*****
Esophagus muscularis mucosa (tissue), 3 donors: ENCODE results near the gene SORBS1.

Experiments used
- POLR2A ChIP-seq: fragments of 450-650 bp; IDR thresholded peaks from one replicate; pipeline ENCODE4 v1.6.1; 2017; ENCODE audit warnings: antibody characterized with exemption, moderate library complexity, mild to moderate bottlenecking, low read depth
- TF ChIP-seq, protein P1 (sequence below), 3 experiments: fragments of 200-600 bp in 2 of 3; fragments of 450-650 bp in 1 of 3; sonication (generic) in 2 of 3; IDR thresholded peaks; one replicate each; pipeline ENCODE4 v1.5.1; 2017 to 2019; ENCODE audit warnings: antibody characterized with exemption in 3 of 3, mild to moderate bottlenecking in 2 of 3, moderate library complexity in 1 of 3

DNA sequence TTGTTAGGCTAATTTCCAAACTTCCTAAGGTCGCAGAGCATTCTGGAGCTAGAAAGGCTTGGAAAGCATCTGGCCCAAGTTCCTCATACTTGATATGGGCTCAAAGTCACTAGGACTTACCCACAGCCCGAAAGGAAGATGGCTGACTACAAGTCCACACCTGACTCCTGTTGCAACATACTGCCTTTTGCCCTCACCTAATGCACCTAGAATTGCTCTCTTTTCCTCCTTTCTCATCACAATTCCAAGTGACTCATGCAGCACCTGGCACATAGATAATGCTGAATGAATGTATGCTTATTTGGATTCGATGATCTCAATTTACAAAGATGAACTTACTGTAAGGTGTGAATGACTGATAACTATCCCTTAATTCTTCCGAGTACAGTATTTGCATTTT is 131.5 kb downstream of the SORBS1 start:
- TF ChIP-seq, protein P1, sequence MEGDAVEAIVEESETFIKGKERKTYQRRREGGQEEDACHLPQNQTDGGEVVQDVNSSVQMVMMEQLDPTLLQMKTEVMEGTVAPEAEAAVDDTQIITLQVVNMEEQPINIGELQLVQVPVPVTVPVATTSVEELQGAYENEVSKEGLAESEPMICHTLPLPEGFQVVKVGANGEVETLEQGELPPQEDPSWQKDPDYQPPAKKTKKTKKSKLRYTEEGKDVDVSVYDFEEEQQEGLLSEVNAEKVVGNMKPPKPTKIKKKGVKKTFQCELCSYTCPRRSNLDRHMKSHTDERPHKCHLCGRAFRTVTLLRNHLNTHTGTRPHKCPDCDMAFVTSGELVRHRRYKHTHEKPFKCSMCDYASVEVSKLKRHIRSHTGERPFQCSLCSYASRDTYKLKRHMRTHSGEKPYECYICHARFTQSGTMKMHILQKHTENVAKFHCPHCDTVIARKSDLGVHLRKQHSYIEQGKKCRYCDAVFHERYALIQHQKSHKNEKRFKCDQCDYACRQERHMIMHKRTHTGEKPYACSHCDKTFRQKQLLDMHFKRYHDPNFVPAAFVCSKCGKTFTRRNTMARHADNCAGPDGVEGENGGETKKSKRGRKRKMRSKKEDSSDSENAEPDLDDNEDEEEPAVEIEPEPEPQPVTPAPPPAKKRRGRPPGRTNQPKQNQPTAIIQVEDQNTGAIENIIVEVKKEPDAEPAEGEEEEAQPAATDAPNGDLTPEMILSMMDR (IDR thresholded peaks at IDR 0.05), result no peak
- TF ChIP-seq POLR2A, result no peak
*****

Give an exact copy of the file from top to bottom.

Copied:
Esophagus muscularis mucosa (tissue), 3 donors: ENCODE results near the gene SORBS1.

Experiments used
- POLR2A ChIP-seq: fragments of 450-650 bp; IDR thresholded peaks from one replicate; pipeline ENCODE4 v1.6.1; 2017; ENCODE audit warnings: antibody characterized with exemption, moderate library complexity, mild to moderate bottlenecking, low read depth
- TF ChIP-seq, protein P1 (sequence below), 3 experiments: fragments of 200-600 bp in 2 of 3; fragments of 450-650 bp in 1 of 3; sonication (generic) in 2 of 3; IDR thresholded peaks; one replicate each; pipeline ENCODE4 v1.5.1; 2017 to 2019; ENCODE audit warnings: antibody characterized with exemption in 3 of 3, mild to moderate bottlenecking in 2 of 3, moderate library complexity in 1 of 3

DNA sequence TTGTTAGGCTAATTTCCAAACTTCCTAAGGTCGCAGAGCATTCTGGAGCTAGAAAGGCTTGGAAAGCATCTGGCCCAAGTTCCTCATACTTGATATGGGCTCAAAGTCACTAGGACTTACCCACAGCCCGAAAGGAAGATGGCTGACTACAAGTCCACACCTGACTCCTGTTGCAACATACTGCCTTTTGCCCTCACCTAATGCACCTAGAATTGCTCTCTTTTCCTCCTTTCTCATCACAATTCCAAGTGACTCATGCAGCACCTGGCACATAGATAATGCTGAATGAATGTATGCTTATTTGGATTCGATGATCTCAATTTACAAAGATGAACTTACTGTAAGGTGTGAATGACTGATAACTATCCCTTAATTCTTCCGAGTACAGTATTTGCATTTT is 131.5 kb downstream of the SORBS1 start:
- TF ChIP-seq, protein P1, sequence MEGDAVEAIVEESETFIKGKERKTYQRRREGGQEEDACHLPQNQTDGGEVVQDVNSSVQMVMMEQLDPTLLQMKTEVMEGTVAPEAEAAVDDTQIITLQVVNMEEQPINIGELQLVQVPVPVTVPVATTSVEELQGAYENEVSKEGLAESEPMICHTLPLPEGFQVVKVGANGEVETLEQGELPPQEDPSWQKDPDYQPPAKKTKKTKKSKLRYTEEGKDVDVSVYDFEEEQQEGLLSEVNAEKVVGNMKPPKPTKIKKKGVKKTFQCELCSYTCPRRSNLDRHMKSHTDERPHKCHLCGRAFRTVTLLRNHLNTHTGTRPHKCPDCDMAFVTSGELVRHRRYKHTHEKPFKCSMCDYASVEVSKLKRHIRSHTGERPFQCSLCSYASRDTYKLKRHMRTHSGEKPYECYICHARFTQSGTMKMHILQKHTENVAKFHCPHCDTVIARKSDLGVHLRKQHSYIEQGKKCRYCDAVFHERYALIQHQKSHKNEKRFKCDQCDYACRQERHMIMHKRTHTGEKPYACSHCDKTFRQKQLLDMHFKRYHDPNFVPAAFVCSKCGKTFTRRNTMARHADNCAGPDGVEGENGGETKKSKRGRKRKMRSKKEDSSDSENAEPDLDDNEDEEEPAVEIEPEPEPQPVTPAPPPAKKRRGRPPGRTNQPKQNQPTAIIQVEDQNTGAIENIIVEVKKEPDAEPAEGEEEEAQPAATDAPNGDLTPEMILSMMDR (IDR thresholded peaks at IDR 0.05), result no peak
- TF ChIP-seq POLR2A, result no peak